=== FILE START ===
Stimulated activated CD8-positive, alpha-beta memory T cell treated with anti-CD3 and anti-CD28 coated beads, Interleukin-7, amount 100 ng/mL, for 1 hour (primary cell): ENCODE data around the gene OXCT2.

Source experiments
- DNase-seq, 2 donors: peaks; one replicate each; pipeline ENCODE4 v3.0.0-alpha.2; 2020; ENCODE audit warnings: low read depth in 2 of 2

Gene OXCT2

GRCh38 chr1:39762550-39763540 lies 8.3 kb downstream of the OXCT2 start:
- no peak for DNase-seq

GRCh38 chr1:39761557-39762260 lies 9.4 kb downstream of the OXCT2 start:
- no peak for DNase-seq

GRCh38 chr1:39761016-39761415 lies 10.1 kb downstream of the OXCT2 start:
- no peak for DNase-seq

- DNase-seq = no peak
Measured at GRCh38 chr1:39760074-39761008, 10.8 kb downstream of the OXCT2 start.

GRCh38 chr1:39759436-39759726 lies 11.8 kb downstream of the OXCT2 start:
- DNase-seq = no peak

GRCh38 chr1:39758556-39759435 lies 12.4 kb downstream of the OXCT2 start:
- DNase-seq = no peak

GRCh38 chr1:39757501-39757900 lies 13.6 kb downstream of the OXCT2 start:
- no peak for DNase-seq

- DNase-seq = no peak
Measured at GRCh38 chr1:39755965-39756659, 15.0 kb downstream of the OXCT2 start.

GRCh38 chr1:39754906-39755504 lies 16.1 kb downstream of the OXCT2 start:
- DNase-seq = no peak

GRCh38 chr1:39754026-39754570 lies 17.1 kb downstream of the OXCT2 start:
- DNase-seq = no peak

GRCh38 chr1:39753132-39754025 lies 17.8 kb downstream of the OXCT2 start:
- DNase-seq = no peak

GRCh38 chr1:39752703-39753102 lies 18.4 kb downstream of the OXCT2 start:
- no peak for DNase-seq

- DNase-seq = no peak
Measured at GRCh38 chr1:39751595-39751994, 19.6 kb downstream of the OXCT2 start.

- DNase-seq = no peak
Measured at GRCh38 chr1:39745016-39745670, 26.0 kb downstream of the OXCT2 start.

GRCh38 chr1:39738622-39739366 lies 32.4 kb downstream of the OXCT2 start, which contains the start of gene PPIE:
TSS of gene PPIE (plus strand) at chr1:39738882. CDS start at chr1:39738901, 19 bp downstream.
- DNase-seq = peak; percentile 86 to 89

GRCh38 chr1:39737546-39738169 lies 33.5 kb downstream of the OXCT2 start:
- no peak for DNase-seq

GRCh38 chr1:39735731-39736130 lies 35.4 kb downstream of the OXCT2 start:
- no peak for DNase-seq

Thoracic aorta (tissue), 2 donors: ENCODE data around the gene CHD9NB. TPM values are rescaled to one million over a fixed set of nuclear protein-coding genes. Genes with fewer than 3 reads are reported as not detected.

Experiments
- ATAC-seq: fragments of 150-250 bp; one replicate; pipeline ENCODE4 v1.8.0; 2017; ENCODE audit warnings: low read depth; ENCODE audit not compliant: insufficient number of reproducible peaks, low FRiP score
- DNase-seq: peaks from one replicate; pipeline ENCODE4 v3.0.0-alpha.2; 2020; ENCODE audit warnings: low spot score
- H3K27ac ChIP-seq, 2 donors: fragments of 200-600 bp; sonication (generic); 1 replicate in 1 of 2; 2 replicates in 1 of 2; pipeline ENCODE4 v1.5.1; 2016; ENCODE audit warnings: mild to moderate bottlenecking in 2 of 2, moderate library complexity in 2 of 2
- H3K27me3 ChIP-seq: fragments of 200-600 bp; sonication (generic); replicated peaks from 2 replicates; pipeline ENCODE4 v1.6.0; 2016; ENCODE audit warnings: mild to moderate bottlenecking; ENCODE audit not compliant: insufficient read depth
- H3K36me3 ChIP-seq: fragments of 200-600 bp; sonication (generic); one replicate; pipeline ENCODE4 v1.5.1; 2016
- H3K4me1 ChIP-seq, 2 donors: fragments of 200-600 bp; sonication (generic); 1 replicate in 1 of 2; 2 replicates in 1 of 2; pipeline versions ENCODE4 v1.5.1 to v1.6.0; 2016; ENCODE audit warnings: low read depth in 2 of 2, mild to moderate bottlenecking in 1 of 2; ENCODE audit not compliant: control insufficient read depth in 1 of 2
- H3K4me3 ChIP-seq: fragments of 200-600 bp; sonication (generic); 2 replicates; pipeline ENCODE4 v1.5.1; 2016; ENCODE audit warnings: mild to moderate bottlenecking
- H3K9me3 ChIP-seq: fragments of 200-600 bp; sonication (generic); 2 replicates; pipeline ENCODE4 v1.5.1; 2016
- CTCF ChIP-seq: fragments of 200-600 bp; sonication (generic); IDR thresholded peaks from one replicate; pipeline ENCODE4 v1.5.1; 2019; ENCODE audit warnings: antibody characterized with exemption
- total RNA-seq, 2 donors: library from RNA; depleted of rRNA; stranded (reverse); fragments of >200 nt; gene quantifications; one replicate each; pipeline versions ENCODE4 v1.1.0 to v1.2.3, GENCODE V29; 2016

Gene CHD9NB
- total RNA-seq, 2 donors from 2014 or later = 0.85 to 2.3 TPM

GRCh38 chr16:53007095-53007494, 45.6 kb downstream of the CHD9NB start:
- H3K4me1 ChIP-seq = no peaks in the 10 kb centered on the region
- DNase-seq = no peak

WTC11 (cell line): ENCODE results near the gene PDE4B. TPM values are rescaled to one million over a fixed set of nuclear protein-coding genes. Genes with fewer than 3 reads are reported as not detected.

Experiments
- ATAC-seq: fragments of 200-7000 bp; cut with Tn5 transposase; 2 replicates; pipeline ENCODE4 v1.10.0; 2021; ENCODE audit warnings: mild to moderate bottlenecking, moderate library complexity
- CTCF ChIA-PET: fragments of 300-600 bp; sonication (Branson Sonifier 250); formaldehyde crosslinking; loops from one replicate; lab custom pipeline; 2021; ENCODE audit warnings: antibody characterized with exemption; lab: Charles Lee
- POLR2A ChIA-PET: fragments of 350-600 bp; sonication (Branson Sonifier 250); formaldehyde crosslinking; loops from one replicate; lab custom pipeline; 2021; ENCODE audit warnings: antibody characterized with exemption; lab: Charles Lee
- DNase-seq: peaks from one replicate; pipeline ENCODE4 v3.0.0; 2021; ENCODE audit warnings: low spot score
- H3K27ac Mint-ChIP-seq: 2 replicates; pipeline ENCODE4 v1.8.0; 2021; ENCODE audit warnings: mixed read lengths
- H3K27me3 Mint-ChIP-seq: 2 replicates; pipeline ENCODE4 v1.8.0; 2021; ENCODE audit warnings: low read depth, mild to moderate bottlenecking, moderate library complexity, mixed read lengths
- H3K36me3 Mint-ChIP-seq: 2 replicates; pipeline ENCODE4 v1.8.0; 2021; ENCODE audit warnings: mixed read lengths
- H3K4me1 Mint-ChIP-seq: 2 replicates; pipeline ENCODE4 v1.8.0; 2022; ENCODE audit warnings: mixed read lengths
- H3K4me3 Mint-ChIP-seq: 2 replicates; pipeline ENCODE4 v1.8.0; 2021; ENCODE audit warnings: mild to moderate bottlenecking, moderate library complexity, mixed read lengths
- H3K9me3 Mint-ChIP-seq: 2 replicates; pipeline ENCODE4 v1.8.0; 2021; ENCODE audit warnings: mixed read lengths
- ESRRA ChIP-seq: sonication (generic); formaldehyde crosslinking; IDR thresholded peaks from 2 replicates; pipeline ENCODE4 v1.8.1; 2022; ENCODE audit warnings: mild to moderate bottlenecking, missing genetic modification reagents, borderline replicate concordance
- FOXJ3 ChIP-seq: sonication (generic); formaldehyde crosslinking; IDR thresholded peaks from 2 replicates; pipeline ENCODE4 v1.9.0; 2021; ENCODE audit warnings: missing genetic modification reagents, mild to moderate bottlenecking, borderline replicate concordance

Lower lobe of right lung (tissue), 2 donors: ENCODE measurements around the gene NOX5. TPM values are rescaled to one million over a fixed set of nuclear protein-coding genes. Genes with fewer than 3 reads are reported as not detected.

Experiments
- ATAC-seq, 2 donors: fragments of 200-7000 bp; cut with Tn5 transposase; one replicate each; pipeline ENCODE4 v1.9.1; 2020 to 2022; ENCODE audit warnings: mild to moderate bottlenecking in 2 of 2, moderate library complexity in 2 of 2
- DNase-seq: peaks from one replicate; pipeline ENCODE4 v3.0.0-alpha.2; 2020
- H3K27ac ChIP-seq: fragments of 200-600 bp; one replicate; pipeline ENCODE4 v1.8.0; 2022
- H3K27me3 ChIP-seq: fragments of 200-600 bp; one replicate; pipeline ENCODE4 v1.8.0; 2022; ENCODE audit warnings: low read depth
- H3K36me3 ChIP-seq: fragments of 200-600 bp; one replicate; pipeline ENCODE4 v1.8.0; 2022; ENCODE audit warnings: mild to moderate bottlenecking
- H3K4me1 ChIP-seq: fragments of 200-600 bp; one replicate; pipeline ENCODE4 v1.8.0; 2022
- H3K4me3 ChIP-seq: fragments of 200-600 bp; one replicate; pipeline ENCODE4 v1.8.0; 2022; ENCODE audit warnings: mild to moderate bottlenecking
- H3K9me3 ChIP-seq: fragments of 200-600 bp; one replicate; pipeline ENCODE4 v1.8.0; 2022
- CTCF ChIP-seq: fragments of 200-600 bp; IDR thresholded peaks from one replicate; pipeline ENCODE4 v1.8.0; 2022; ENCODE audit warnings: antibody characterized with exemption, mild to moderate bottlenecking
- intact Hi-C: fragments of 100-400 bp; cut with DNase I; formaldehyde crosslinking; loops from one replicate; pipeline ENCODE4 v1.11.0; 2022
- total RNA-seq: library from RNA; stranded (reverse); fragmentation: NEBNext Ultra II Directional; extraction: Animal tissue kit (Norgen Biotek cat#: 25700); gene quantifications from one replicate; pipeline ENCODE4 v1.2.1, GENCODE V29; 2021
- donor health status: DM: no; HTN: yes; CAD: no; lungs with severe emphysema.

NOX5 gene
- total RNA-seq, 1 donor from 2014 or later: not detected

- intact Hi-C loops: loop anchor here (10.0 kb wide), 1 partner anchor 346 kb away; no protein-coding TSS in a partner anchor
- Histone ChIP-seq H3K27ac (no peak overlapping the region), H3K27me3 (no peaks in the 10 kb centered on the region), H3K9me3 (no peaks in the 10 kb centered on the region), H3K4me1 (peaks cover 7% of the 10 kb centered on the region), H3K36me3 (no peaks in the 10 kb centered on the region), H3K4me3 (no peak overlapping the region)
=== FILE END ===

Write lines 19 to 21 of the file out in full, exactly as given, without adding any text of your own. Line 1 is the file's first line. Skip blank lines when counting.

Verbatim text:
- DNase-seq = no peak
Measured at GRCh38 chr1:39755965-39756659, 15.0 kb downstream of the OXCT2 start.

GRCh38 chr1:39754906-39755504 lies 16.1 kb downstream of the OXCT2 start: